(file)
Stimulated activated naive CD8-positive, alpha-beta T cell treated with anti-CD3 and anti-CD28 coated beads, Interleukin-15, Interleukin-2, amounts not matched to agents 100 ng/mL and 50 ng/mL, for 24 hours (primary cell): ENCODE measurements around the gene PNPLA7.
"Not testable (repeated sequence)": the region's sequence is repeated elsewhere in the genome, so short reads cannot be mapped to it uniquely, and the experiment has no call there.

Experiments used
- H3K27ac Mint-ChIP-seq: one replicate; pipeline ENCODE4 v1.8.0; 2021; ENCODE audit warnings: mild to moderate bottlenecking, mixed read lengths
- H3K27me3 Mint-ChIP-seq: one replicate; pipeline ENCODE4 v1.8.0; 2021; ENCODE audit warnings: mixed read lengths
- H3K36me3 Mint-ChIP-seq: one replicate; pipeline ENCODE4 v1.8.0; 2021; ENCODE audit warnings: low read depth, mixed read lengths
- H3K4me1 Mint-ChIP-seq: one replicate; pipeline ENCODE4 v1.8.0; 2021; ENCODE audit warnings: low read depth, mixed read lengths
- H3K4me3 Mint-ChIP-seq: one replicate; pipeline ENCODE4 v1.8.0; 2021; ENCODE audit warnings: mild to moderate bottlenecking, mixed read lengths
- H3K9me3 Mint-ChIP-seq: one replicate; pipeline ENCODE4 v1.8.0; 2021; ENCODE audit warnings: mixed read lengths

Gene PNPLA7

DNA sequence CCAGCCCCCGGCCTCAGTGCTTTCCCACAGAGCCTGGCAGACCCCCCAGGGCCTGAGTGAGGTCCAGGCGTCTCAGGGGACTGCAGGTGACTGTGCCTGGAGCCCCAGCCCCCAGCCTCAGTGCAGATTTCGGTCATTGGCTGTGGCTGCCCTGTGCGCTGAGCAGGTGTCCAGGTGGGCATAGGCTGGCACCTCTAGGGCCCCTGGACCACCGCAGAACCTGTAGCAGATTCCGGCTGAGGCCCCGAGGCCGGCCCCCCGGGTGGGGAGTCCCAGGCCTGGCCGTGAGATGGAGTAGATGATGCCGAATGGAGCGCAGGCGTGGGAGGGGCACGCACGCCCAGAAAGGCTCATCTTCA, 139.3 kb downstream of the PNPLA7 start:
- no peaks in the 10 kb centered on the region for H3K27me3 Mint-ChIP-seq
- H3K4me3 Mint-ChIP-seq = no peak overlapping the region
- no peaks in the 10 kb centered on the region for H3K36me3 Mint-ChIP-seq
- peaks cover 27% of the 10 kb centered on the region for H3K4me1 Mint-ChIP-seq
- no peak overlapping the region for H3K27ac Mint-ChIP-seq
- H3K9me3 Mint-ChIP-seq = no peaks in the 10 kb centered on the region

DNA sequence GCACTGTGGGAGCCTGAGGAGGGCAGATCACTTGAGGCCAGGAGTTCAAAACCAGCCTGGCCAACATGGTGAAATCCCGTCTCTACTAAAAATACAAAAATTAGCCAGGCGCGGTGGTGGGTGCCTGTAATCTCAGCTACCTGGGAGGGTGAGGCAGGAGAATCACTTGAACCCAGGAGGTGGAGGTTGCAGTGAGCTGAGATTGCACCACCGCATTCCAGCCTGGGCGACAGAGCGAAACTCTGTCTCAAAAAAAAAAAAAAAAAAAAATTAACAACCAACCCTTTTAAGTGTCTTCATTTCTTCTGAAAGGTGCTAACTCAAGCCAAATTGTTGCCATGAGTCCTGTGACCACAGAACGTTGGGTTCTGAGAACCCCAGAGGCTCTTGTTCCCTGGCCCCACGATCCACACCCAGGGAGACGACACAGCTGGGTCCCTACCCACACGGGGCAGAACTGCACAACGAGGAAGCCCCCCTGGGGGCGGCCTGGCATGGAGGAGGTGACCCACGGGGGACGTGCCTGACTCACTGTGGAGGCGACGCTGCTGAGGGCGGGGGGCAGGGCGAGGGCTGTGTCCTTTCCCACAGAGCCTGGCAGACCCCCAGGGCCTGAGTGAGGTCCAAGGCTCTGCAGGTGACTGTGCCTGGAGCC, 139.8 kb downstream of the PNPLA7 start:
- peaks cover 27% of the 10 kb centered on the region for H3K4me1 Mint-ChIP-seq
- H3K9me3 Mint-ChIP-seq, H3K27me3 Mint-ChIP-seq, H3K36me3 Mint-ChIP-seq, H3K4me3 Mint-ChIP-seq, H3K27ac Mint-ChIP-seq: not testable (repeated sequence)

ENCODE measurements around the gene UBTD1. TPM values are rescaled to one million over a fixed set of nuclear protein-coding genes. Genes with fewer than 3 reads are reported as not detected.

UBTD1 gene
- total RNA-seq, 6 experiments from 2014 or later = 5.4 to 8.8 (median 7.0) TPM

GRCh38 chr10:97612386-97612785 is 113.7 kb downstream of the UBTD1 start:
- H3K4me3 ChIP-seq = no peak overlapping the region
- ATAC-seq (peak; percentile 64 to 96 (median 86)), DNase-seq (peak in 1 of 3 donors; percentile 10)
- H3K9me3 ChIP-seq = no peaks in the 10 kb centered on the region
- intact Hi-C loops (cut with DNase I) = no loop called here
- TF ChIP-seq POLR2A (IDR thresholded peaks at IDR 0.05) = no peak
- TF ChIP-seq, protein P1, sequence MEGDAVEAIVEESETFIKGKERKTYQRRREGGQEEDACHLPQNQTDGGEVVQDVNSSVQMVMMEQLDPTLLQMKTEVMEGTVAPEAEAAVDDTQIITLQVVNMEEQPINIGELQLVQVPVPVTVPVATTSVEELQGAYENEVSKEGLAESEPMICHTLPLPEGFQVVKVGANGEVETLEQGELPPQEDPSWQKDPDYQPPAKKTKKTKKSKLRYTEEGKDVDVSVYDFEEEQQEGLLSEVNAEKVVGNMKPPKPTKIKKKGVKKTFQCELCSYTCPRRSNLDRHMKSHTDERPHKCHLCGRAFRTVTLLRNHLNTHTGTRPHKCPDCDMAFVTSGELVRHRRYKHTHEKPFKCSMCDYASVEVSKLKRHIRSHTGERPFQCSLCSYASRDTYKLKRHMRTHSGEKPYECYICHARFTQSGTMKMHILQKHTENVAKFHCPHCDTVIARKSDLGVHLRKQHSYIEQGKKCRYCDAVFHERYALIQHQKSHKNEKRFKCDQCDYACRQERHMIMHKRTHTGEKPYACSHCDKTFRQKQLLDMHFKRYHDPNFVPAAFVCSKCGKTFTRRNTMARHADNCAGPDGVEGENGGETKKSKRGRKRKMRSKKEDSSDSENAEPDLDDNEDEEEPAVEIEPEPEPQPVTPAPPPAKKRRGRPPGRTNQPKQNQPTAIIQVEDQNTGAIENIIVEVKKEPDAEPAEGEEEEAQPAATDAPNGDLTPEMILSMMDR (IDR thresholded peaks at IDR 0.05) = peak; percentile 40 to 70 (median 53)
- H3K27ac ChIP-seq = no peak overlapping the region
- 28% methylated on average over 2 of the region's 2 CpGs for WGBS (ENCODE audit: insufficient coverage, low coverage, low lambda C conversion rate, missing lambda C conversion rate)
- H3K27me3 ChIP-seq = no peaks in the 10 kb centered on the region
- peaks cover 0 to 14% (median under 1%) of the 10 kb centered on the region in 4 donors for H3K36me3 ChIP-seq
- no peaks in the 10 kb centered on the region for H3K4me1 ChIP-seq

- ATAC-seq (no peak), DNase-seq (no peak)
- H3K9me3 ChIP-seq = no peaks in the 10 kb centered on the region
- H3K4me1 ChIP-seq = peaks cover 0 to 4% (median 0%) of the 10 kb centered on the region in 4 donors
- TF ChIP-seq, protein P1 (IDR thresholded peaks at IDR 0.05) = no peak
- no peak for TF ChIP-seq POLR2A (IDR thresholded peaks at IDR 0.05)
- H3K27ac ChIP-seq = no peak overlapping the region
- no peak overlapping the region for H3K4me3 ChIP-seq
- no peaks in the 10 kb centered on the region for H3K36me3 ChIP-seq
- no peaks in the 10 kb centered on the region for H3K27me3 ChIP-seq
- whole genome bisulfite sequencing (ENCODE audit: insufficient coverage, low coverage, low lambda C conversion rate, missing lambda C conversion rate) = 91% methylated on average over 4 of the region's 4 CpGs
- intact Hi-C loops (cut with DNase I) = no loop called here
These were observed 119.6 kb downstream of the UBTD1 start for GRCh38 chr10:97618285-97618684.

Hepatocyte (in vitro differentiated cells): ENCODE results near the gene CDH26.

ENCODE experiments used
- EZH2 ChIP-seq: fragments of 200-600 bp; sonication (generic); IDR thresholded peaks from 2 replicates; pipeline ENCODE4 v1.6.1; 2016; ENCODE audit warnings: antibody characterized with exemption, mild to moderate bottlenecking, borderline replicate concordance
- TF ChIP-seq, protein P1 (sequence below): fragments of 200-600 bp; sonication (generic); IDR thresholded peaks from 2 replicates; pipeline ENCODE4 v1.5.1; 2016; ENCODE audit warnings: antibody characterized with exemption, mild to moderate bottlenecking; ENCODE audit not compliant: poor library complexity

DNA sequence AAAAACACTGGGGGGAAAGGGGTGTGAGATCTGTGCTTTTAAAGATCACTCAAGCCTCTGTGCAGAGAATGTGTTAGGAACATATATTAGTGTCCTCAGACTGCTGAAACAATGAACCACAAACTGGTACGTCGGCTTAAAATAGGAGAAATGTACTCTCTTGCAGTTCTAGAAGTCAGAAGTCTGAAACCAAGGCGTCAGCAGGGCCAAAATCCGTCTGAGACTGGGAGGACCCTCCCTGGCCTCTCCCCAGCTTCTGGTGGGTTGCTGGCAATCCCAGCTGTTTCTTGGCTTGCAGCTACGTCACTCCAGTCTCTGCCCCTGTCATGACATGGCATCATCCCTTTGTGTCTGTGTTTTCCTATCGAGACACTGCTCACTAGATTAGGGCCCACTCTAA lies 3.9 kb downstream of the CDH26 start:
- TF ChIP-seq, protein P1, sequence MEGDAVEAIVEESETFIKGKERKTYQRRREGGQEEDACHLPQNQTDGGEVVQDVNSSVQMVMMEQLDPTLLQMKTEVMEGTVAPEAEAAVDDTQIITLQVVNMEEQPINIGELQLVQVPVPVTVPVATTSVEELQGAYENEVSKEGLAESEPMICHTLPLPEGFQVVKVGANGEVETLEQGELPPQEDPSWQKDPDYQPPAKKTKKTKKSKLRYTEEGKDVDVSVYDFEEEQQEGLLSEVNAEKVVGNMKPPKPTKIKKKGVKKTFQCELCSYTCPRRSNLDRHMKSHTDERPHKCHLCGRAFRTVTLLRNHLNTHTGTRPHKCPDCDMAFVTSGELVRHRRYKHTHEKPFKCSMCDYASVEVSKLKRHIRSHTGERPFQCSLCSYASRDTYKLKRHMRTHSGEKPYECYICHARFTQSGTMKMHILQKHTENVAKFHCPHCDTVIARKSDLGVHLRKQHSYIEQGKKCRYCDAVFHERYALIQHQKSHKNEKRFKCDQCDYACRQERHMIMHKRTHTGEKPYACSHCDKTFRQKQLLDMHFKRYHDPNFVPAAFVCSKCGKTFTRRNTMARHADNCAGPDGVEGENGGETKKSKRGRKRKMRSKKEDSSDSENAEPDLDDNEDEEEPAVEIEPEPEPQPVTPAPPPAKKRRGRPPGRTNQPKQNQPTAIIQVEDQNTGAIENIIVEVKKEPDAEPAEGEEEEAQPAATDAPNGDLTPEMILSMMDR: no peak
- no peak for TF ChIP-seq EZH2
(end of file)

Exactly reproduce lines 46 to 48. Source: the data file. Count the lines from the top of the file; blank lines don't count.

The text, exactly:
- intact Hi-C loops (cut with DNase I) = no loop called here
These were observed 119.6 kb downstream of the UBTD1 start for GRCh38 chr10:97618285-97618684.

Hepatocyte (in vitro differentiated cells): ENCODE results near the gene CDH26.